If you’re looking for a new telephone for your home or business one of the first things you’ll have to decide is whether you want a wired or cordless telephone. These are the pros and cons of the cordless, below covers freedom, Ability to multi-task, Expense, Less efficient, Less reliable as well as the final conclusion.
Freedom: A wired telephone can act as a chain, tethering you to a fixed point in your home or office and not letting you leave until you cut all communication with the other side. A cordless telephone on the other hand allows you to talk wherever you want. Depending on the strength of the signal you could even take your call outside or on the toilet (but please don’t).
Ability to multi-task: Since you’re not tied to your desk or sofa with a cordless telephone you’re free to go off and do anything else that only requires one hand – perhaps make a cup of tea. Of course, you can still multi-task with a wired telephone; it’s just that the extent of what you can do is much more limited. Side note: if you do happen to multi-task, make sure you’re giving your caller the attention he or she deserves!
Expense: Cordless telephones aren’t massively expensive by any stretch of the imagination, but the more sophisticated technology contained inside them means that they’re inevitably more costly than their wired counterparts. For some people this could be the deal breaker, especially if they need more than one handset.
Less efficient: Generally cordless telephones aren’t quite as energy efficient as wired telephones – you could probably guess that from the fact that you need to plug in a cordless telephone base into a power socket. You won’t see a sharp rise in your electricity bills, but if you’re a particularly green individual this could be something to deter you from going cordless.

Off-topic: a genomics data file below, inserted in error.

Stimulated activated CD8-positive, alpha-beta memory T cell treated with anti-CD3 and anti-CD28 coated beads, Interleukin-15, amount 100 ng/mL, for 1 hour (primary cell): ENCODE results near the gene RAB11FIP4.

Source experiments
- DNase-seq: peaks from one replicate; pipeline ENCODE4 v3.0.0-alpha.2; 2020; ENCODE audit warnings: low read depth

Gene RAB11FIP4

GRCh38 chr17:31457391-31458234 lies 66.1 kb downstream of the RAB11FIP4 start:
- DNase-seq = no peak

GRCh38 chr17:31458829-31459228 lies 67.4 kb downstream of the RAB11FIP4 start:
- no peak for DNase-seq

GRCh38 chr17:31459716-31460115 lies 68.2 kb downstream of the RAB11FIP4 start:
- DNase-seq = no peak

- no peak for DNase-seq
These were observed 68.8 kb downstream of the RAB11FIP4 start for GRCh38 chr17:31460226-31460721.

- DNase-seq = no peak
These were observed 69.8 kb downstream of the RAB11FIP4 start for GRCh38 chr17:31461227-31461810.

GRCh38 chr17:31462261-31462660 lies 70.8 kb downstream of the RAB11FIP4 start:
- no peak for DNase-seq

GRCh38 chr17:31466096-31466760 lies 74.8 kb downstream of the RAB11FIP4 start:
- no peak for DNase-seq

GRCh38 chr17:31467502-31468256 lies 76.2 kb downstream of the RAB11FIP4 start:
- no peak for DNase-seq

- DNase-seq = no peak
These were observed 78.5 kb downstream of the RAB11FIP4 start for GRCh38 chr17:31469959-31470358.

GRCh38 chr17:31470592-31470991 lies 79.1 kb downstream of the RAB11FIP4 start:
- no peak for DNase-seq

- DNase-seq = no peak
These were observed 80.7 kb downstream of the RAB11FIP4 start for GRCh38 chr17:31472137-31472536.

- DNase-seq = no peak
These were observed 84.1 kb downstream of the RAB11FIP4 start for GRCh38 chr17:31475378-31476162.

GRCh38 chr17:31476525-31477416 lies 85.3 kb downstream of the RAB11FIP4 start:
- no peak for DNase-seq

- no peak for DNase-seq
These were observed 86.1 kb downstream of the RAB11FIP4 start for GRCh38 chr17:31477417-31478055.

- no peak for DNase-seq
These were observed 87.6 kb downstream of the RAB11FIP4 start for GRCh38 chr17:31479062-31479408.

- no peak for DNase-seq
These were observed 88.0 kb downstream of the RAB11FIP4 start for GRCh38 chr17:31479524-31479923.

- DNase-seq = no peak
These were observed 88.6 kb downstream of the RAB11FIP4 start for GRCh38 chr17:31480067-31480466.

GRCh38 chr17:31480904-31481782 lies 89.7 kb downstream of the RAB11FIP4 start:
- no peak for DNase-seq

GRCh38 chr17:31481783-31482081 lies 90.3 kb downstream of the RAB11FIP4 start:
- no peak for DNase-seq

Less reliable: This one depends on the frequency of your cordless telephone. Some cordless telephones are set at the same frequency as things such as car alarms and baby monitors, which can cause interference – the last thing you want when you’re in the middle of an important telephone call. Some people also claim the sound quality just isn’t as good.
Easier to misplace: You always know where your wired telephone is – it can’t go anywhere. However, your cordless telephone can end up pretty much anywhere. If you’ve left it upstairs you might find yourself in a mad dash to answer it while preparing your dinner.
Cordless telephones usually have a button on their base you can press, which will make the handset ring allowing you to find it. However, if the handset runs out of power the feature is rendered useless.
Despite the fact that cons have outnumbered pros, many people find that the main pro (freedom) pretty much outweighs everything else, at least in a home setting. Advances in technology have come so far that things such as cost, efficiency and reliability are much smaller issues than they have been before. So maybe it’s time to walk and talk?
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